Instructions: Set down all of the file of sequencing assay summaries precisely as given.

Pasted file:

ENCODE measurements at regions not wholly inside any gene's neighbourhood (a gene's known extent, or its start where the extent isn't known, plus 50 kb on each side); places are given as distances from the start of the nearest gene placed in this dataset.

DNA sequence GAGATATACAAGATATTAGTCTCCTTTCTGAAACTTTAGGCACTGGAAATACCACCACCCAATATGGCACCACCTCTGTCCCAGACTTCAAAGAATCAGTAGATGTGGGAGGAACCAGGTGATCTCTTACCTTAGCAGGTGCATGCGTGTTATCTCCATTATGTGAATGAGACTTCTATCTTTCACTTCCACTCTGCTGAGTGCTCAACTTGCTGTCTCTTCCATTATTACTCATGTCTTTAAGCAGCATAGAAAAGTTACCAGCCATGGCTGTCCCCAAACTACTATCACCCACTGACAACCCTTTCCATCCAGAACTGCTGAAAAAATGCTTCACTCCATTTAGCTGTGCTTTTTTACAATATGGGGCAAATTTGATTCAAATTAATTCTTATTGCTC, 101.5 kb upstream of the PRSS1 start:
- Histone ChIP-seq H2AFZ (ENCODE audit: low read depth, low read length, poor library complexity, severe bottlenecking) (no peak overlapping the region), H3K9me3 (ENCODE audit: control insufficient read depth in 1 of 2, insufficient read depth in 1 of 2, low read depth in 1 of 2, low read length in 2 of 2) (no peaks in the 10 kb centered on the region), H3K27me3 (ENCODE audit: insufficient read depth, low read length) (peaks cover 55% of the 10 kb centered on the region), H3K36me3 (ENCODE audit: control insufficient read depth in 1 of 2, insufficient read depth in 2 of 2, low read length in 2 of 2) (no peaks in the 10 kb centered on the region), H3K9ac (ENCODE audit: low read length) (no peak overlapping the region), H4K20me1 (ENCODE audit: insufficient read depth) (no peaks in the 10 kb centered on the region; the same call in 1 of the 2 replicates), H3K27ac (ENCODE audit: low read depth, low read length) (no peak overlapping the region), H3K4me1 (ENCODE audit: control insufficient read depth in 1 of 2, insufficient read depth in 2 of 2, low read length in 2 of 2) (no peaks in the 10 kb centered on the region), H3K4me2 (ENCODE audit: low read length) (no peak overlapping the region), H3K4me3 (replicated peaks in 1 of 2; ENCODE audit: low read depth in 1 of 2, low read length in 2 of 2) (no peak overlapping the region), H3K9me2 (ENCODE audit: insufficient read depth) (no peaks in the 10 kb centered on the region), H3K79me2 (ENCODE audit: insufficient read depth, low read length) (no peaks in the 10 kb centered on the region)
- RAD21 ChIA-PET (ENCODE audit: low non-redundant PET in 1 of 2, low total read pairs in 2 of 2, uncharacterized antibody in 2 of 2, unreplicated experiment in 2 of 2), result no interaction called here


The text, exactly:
ENCODE measurements at regions not wholly inside any gene's neighbourhood (a gene's known extent, or its start where the extent isn't known, plus 50 kb on each side); places are given as distances from the start of the nearest gene placed in this dataset.

DNA sequence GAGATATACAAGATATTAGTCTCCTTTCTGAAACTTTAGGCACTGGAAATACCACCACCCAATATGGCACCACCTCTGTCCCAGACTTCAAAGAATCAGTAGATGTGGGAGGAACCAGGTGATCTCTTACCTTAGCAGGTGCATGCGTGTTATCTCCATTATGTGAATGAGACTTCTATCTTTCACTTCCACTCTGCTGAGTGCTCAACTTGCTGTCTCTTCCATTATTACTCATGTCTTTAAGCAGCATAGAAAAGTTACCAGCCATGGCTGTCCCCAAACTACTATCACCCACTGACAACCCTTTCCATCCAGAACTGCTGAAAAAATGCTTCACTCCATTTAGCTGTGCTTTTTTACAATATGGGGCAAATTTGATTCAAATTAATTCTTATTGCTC, 101.5 kb upstream of the PRSS1 start:
- Histone ChIP-seq H2AFZ (ENCODE audit: low read depth, low read length, poor library complexity, severe bottlenecking) (no peak overlapping the region), H3K9me3 (ENCODE audit: control insufficient read depth in 1 of 2, insufficient read depth in 1 of 2, low read depth in 1 of 2, low read length in 2 of 2) (no peaks in the 10 kb centered on the region), H3K27me3 (ENCODE audit: insufficient read depth, low read length) (peaks cover 55% of the 10 kb centered on the region), H3K36me3 (ENCODE audit: control insufficient read depth in 1 of 2, insufficient read depth in 2 of 2, low read length in 2 of 2) (no peaks in the 10 kb centered on the region), H3K9ac (ENCODE audit: low read length) (no peak overlapping the region), H4K20me1 (ENCODE audit: insufficient read depth) (no peaks in the 10 kb centered on the region; the same call in 1 of the 2 replicates), H3K27ac (ENCODE audit: low read depth, low read length) (no peak overlapping the region), H3K4me1 (ENCODE audit: control insufficient read depth in 1 of 2, insufficient read depth in 2 of 2, low read length in 2 of 2) (no peaks in the 10 kb centered on the region), H3K4me2 (ENCODE audit: low read length) (no peak overlapping the region), H3K4me3 (replicated peaks in 1 of 2; ENCODE audit: low read depth in 1 of 2, low read length in 2 of 2) (no peak overlapping the region), H3K9me2 (ENCODE audit: insufficient read depth) (no peaks in the 10 kb centered on the region), H3K79me2 (ENCODE audit: insufficient read depth, low read length) (no peaks in the 10 kb centered on the region)
- RAD21 ChIA-PET (ENCODE audit: low non-redundant PET in 1 of 2, low total read pairs in 2 of 2, uncharacterized antibody in 2 of 2, unreplicated experiment in 2 of 2), result no interaction called here